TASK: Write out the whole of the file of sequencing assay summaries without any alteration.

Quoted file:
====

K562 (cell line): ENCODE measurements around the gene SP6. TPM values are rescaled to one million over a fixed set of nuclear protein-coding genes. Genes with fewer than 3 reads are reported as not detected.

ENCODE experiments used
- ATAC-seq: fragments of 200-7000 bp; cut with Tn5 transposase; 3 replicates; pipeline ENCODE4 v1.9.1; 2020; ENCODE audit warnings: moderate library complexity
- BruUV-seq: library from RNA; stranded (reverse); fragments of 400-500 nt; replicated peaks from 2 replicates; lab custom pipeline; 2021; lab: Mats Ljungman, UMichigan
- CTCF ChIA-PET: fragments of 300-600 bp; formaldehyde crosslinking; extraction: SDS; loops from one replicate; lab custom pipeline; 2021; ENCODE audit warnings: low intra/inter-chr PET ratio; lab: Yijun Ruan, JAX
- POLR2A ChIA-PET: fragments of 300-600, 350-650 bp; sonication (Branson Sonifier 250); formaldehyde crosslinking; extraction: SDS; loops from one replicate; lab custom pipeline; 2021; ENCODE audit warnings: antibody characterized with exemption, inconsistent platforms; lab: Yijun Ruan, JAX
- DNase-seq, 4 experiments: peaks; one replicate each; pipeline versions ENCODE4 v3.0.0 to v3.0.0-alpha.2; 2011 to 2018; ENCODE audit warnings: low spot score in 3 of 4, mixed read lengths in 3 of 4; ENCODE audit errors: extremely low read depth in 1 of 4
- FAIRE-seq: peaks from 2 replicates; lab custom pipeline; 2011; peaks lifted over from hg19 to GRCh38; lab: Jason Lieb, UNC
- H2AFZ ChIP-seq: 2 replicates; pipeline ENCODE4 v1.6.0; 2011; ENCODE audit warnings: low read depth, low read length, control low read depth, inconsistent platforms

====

K562 (cell line): ENCODE measurements around the gene SP6. TPM values are rescaled to one million over a fixed set of nuclear protein-coding genes. Genes with fewer than 3 reads are reported as not detected.

ENCODE experiments used
- ATAC-seq: fragments of 200-7000 bp; cut with Tn5 transposase; 3 replicates; pipeline ENCODE4 v1.9.1; 2020; ENCODE audit warnings: moderate library complexity
- BruUV-seq: library from RNA; stranded (reverse); fragments of 400-500 nt; replicated peaks from 2 replicates; lab custom pipeline; 2021; lab: Mats Ljungman, UMichigan
- CTCF ChIA-PET: fragments of 300-600 bp; formaldehyde crosslinking; extraction: SDS; loops from one replicate; lab custom pipeline; 2021; ENCODE audit warnings: low intra/inter-chr PET ratio; lab: Yijun Ruan, JAX
- POLR2A ChIA-PET: fragments of 300-600, 350-650 bp; sonication (Branson Sonifier 250); formaldehyde crosslinking; extraction: SDS; loops from one replicate; lab custom pipeline; 2021; ENCODE audit warnings: antibody characterized with exemption, inconsistent platforms; lab: Yijun Ruan, JAX
- DNase-seq, 4 experiments: peaks; one replicate each; pipeline versions ENCODE4 v3.0.0 to v3.0.0-alpha.2; 2011 to 2018; ENCODE audit warnings: low spot score in 3 of 4, mixed read lengths in 3 of 4; ENCODE audit errors: extremely low read depth in 1 of 4
- FAIRE-seq: peaks from 2 replicates; lab custom pipeline; 2011; peaks lifted over from hg19 to GRCh38; lab: Jason Lieb, UNC
- H2AFZ ChIP-seq: 2 replicates; pipeline ENCODE4 v1.6.0; 2011; ENCODE audit warnings: low read depth, low read length, control low read depth, inconsistent platforms